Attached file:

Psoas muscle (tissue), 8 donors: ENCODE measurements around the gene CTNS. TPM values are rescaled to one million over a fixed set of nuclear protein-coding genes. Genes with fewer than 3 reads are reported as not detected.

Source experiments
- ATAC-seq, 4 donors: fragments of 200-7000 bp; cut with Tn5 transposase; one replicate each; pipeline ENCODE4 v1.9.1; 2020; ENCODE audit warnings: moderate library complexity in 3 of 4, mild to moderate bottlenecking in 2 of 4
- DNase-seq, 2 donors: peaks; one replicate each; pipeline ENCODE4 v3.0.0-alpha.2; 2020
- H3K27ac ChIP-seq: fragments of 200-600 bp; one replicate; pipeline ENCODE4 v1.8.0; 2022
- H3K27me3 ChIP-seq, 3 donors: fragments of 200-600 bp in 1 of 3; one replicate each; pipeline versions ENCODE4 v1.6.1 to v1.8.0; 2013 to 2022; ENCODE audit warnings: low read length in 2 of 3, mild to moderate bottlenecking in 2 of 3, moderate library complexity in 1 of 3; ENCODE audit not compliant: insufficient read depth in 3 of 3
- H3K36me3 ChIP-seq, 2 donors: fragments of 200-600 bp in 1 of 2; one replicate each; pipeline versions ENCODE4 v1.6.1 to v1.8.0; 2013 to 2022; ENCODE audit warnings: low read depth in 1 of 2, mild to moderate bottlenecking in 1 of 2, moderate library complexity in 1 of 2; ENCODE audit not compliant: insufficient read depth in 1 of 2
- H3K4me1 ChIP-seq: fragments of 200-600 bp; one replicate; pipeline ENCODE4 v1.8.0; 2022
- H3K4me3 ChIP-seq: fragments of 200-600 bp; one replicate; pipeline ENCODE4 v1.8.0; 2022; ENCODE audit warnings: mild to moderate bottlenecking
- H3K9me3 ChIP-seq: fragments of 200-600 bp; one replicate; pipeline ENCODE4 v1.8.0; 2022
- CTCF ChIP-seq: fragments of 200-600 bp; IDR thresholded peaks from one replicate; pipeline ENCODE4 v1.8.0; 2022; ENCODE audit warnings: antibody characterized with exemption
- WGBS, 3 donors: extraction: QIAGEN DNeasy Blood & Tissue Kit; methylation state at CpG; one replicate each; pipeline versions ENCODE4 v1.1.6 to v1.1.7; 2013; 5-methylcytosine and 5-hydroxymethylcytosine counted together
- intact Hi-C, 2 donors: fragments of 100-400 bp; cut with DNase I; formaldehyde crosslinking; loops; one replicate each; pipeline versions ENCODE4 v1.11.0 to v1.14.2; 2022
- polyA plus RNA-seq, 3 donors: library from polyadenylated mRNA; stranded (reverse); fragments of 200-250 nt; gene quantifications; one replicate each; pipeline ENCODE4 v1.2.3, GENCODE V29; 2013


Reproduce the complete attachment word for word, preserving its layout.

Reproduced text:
Psoas muscle (tissue), 8 donors: ENCODE measurements around the gene CTNS. TPM values are rescaled to one million over a fixed set of nuclear protein-coding genes. Genes with fewer than 3 reads are reported as not detected.

Source experiments
- ATAC-seq, 4 donors: fragments of 200-7000 bp; cut with Tn5 transposase; one replicate each; pipeline ENCODE4 v1.9.1; 2020; ENCODE audit warnings: moderate library complexity in 3 of 4, mild to moderate bottlenecking in 2 of 4
- DNase-seq, 2 donors: peaks; one replicate each; pipeline ENCODE4 v3.0.0-alpha.2; 2020
- H3K27ac ChIP-seq: fragments of 200-600 bp; one replicate; pipeline ENCODE4 v1.8.0; 2022
- H3K27me3 ChIP-seq, 3 donors: fragments of 200-600 bp in 1 of 3; one replicate each; pipeline versions ENCODE4 v1.6.1 to v1.8.0; 2013 to 2022; ENCODE audit warnings: low read length in 2 of 3, mild to moderate bottlenecking in 2 of 3, moderate library complexity in 1 of 3; ENCODE audit not compliant: insufficient read depth in 3 of 3
- H3K36me3 ChIP-seq, 2 donors: fragments of 200-600 bp in 1 of 2; one replicate each; pipeline versions ENCODE4 v1.6.1 to v1.8.0; 2013 to 2022; ENCODE audit warnings: low read depth in 1 of 2, mild to moderate bottlenecking in 1 of 2, moderate library complexity in 1 of 2; ENCODE audit not compliant: insufficient read depth in 1 of 2
- H3K4me1 ChIP-seq: fragments of 200-600 bp; one replicate; pipeline ENCODE4 v1.8.0; 2022
- H3K4me3 ChIP-seq: fragments of 200-600 bp; one replicate; pipeline ENCODE4 v1.8.0; 2022; ENCODE audit warnings: mild to moderate bottlenecking
- H3K9me3 ChIP-seq: fragments of 200-600 bp; one replicate; pipeline ENCODE4 v1.8.0; 2022
- CTCF ChIP-seq: fragments of 200-600 bp; IDR thresholded peaks from one replicate; pipeline ENCODE4 v1.8.0; 2022; ENCODE audit warnings: antibody characterized with exemption
- WGBS, 3 donors: extraction: QIAGEN DNeasy Blood & Tissue Kit; methylation state at CpG; one replicate each; pipeline versions ENCODE4 v1.1.6 to v1.1.7; 2013; 5-methylcytosine and 5-hydroxymethylcytosine counted together
- intact Hi-C, 2 donors: fragments of 100-400 bp; cut with DNase I; formaldehyde crosslinking; loops; one replicate each; pipeline versions ENCODE4 v1.11.0 to v1.14.2; 2022
- polyA plus RNA-seq, 3 donors: library from polyadenylated mRNA; stranded (reverse); fragments of 200-250 nt; gene quantifications; one replicate each; pipeline ENCODE4 v1.2.3, GENCODE V29; 2013